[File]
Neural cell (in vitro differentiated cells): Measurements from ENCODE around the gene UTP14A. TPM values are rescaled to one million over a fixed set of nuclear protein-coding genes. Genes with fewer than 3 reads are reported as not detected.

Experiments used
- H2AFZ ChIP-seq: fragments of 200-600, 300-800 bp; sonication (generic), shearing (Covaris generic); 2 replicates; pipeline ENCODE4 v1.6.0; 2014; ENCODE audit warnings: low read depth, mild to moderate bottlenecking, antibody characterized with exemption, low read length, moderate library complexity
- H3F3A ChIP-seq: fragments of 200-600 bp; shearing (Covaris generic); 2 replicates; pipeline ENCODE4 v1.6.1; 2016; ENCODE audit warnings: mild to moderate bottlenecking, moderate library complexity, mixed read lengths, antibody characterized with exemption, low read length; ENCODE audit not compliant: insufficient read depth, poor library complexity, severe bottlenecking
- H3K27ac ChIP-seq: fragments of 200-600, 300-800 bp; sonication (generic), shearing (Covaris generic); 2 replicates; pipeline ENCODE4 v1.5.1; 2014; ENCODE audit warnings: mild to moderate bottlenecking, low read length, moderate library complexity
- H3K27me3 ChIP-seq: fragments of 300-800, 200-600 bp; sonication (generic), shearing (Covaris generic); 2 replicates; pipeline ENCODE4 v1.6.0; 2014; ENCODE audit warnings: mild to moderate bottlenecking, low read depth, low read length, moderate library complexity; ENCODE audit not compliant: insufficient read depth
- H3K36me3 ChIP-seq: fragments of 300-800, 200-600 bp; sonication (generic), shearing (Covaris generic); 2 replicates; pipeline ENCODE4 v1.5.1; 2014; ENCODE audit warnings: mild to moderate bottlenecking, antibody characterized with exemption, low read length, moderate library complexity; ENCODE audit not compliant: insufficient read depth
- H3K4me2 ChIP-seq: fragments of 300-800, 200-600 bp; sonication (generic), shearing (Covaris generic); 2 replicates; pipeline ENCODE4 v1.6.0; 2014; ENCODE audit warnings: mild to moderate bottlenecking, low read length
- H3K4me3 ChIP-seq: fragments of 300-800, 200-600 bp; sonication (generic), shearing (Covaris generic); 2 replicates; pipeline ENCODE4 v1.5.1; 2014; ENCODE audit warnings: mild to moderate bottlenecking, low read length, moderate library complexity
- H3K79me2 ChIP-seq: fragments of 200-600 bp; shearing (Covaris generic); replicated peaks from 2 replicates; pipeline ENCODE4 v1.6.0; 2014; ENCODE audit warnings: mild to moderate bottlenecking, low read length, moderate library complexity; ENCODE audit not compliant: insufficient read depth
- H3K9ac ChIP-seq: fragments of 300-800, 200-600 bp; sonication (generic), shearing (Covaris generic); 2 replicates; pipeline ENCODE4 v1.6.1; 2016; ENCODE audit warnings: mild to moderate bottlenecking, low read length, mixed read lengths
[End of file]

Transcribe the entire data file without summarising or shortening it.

Neural cell (in vitro differentiated cells): Measurements from ENCODE around the gene UTP14A. TPM values are rescaled to one million over a fixed set of nuclear protein-coding genes. Genes with fewer than 3 reads are reported as not detected.

Experiments used
- H2AFZ ChIP-seq: fragments of 200-600, 300-800 bp; sonication (generic), shearing (Covaris generic); 2 replicates; pipeline ENCODE4 v1.6.0; 2014; ENCODE audit warnings: low read depth, mild to moderate bottlenecking, antibody characterized with exemption, low read length, moderate library complexity
- H3F3A ChIP-seq: fragments of 200-600 bp; shearing (Covaris generic); 2 replicates; pipeline ENCODE4 v1.6.1; 2016; ENCODE audit warnings: mild to moderate bottlenecking, moderate library complexity, mixed read lengths, antibody characterized with exemption, low read length; ENCODE audit not compliant: insufficient read depth, poor library complexity, severe bottlenecking
- H3K27ac ChIP-seq: fragments of 200-600, 300-800 bp; sonication (generic), shearing (Covaris generic); 2 replicates; pipeline ENCODE4 v1.5.1; 2014; ENCODE audit warnings: mild to moderate bottlenecking, low read length, moderate library complexity
- H3K27me3 ChIP-seq: fragments of 300-800, 200-600 bp; sonication (generic), shearing (Covaris generic); 2 replicates; pipeline ENCODE4 v1.6.0; 2014; ENCODE audit warnings: mild to moderate bottlenecking, low read depth, low read length, moderate library complexity; ENCODE audit not compliant: insufficient read depth
- H3K36me3 ChIP-seq: fragments of 300-800, 200-600 bp; sonication (generic), shearing (Covaris generic); 2 replicates; pipeline ENCODE4 v1.5.1; 2014; ENCODE audit warnings: mild to moderate bottlenecking, antibody characterized with exemption, low read length, moderate library complexity; ENCODE audit not compliant: insufficient read depth
- H3K4me2 ChIP-seq: fragments of 300-800, 200-600 bp; sonication (generic), shearing (Covaris generic); 2 replicates; pipeline ENCODE4 v1.6.0; 2014; ENCODE audit warnings: mild to moderate bottlenecking, low read length
- H3K4me3 ChIP-seq: fragments of 300-800, 200-600 bp; sonication (generic), shearing (Covaris generic); 2 replicates; pipeline ENCODE4 v1.5.1; 2014; ENCODE audit warnings: mild to moderate bottlenecking, low read length, moderate library complexity
- H3K79me2 ChIP-seq: fragments of 200-600 bp; shearing (Covaris generic); replicated peaks from 2 replicates; pipeline ENCODE4 v1.6.0; 2014; ENCODE audit warnings: mild to moderate bottlenecking, low read length, moderate library complexity; ENCODE audit not compliant: insufficient read depth
- H3K9ac ChIP-seq: fragments of 300-800, 200-600 bp; sonication (generic), shearing (Covaris generic); 2 replicates; pipeline ENCODE4 v1.6.1; 2016; ENCODE audit warnings: mild to moderate bottlenecking, low read length, mixed read lengths